This post was written in reply to an ask received on Tumblr. The ask:
Thank you for the quotation marks + punctuation post! That’s one of the top trouble areas I see when I beta read. (Understandable—there are tons of possibilities/rules.) I noticed in the em dashes section, example 2, there are no spaces between the dialogue and em dashes. Is that a hard-and-fast rule, or does it depend on preference/style guide? This is something I utilize in my writing so I would love to know if I’m getting it right, or if it’s simply a matter of being consistent. Thanks again!
Ah! Yeah, whether to put spaces is a choice. Some places use hair spaces, some thin spaces, some non-breaking spaces, some full spaces. Duck Prints Press opts for no spaces around em dashes in most cases.* Out of curiosity, I just checked CMoS—while I couldn’t find a place that explicitly said “do it this way”…well, in all their examples of em dash use, they do NOT put spaces around the em dashes, so I’d say that at least in CMoS the most grammatically correct usage would be to not put spaces on either side of the em dash.
*In most cases = virtually always in narrative, one major exception in dialog. When we use an em dash to denote interruption, sometimes there will be a full space after.
Ex. 1: “No matter where you go—no matter what you do—I’ll always be here for you.”
Explanation: this is a usage of an em dash that mirrors em dash usage in regular narrative text—essentially a form of parenthetical/aside—so it gets em dashes with no spaces.
Ex. 2: “I just said don’t—”
Explanation: this is the end of the quoted dialog. It would be heckin’ weird to put a space between the em dash and the closing quotation mark.
Ex. 3: “Why don’t—why don’t we just not?”
Explanation: this is self-interruption but the sentence that continues is the same as/part of the same sentence that was interrupted, so we don’t use a space. Our intention is to denote that the part before and after the em dash are still part of the same, like, context/concept. It’s the continuation of the same idea.
Ex. 4: “Look, I just— Don’t start with me, okay!”
Explanation: here’s the case where we use a space (our space case? lmao). It’s self-interruption, but when the the speaker resumes, it’s neither a parenthetical aside nor a continuation of the same sentence. It’s a brand new sentence. To help make that clear, we use a space there (and a capital letter.
Bonus—Ex. 5: Just as he was about to speak, I cut in— “Don’t say it!”
Explanation: this is about the only case I can think of where I’d use a space after an em dash in narrative/descriptive text, and it’s also to make interruption clear. Stylistically, a lot of writers will never even use this kind of phrasing, but it’s a permissible stylistic choice to write narrative interruption this way, and when people opt to do it, we do put a space between the end of the description and the start of the dialog, for the same reason as in Ex. 4—it’s a new sentence and it’s clearer with the space.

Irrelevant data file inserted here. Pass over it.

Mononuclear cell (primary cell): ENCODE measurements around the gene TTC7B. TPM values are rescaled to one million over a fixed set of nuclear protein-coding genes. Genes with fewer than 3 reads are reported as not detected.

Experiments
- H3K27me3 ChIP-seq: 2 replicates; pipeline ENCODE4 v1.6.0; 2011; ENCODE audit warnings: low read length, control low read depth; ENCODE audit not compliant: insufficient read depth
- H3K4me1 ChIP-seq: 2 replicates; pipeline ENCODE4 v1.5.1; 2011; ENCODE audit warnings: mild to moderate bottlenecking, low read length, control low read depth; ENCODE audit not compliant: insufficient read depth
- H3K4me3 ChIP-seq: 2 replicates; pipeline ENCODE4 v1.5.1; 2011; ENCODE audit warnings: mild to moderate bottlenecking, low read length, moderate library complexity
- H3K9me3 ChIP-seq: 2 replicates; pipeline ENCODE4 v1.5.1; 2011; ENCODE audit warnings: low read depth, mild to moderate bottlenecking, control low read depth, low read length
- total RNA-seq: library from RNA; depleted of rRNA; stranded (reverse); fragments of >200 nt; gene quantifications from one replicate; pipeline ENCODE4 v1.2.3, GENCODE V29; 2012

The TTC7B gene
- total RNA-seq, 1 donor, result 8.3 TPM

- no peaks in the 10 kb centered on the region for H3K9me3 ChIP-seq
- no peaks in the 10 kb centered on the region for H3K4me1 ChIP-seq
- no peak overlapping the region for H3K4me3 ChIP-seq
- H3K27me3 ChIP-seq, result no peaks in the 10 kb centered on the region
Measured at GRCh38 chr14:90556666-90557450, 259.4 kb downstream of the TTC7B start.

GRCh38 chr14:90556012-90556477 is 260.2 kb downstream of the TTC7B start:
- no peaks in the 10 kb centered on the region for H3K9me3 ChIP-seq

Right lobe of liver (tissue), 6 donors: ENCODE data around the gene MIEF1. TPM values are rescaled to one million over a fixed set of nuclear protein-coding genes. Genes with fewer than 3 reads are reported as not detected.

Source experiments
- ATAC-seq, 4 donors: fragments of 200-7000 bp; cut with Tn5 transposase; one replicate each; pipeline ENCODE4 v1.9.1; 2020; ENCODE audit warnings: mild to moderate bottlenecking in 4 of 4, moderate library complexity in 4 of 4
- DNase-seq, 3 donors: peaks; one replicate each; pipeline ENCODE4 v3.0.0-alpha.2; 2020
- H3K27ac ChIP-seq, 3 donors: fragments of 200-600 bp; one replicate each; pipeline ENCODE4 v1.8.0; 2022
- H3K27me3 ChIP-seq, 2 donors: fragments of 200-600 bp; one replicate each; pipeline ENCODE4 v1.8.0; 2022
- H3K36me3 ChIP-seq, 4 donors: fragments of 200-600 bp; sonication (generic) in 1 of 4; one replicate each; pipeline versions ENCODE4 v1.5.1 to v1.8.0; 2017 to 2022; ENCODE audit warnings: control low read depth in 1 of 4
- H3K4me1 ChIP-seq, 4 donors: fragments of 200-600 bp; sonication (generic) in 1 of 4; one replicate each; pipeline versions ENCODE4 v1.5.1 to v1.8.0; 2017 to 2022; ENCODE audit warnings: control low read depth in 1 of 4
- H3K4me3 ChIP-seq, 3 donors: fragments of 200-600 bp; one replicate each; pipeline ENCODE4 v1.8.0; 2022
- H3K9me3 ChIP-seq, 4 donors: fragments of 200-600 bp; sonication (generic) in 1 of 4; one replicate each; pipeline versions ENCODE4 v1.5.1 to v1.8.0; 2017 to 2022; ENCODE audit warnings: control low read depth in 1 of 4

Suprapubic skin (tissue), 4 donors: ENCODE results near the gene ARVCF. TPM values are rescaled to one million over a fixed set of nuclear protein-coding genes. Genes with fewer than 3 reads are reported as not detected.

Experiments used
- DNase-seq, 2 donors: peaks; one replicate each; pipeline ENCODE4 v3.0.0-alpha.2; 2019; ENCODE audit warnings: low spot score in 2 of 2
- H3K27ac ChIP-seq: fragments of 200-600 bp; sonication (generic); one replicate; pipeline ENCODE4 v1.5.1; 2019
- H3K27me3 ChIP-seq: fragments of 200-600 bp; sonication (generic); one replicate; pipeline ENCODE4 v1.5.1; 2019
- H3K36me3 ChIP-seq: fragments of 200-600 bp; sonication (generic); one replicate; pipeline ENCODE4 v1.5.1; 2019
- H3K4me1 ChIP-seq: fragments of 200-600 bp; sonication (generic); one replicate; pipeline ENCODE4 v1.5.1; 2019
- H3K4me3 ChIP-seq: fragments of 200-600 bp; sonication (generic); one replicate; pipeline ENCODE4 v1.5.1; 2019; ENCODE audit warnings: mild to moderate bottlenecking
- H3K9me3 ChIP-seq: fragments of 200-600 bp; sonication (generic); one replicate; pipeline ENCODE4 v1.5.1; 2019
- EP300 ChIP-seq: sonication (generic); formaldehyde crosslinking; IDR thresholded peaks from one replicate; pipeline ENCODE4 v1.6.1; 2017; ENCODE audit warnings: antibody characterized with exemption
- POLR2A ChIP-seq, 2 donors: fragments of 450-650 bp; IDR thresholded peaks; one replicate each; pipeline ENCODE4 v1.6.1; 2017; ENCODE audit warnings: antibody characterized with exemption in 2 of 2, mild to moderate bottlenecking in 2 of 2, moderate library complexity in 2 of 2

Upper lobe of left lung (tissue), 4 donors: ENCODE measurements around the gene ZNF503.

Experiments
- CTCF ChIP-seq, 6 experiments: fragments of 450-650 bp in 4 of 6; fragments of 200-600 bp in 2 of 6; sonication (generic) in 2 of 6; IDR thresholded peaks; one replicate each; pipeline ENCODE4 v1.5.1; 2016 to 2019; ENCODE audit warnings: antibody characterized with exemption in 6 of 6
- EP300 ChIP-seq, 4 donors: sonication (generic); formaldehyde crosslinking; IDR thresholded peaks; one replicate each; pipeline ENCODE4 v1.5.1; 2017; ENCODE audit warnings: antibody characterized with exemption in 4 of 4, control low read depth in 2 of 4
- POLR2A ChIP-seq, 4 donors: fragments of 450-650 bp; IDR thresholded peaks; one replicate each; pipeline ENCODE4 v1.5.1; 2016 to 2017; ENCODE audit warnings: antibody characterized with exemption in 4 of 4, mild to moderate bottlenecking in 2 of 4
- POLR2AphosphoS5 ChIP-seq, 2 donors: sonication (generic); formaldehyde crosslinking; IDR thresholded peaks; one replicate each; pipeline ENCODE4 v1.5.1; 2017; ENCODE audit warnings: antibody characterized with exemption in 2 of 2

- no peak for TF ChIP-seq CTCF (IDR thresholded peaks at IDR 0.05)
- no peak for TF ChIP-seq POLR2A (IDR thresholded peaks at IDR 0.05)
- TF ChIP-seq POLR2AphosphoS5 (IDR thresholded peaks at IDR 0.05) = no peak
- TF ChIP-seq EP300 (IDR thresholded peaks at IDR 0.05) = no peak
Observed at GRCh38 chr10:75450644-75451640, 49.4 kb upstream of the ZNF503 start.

Contrast with: Just as he started to speak—”I already know,” I expected he’d say—I interrupted him and said, “Don’t say it.”
In this one, though there is a dialog piece/quoted material within the em dashes, it IS a parenthetical aside, so there’s no space.
Bonus—Ex. 6: “Whatever you do”—he waggled a finger in my face—”don’t go in the forest.”
Explanation: when an action is inserted in the middle of dialog, it’s essentially a parenthetical aside, just it’s a non-dialog parenthetical shoved into a dialog chunk, so it follows the same rules as an em dash aside would in other cases—so no spaces.
Again, this is one of those areas where there’s no hard-and-fast rule, and I’d expect different Press’ internal style guides to handle this em dash + space usage in different ways, but this is how I’ve opted to handle it, as lead editor at Duck Prints Press.
(the key, in the end, is consistency—if you pick one way and always do it that way, I doubt anyone is gonna give you shit, though you should expect that if you then submit that to a Press, the Press will edit it to match their preferred style to ensure uniformity within and across their publications).
Thank you so much for sending an ask! It’s always exciting when we actually get editing/writing asks. As a reminder, y’all, anyone reading this, always feel free to send us questions like this! We are grammar pedants and we are only to happy to be pedantic on whatever SPAG topic you’d like to know more about!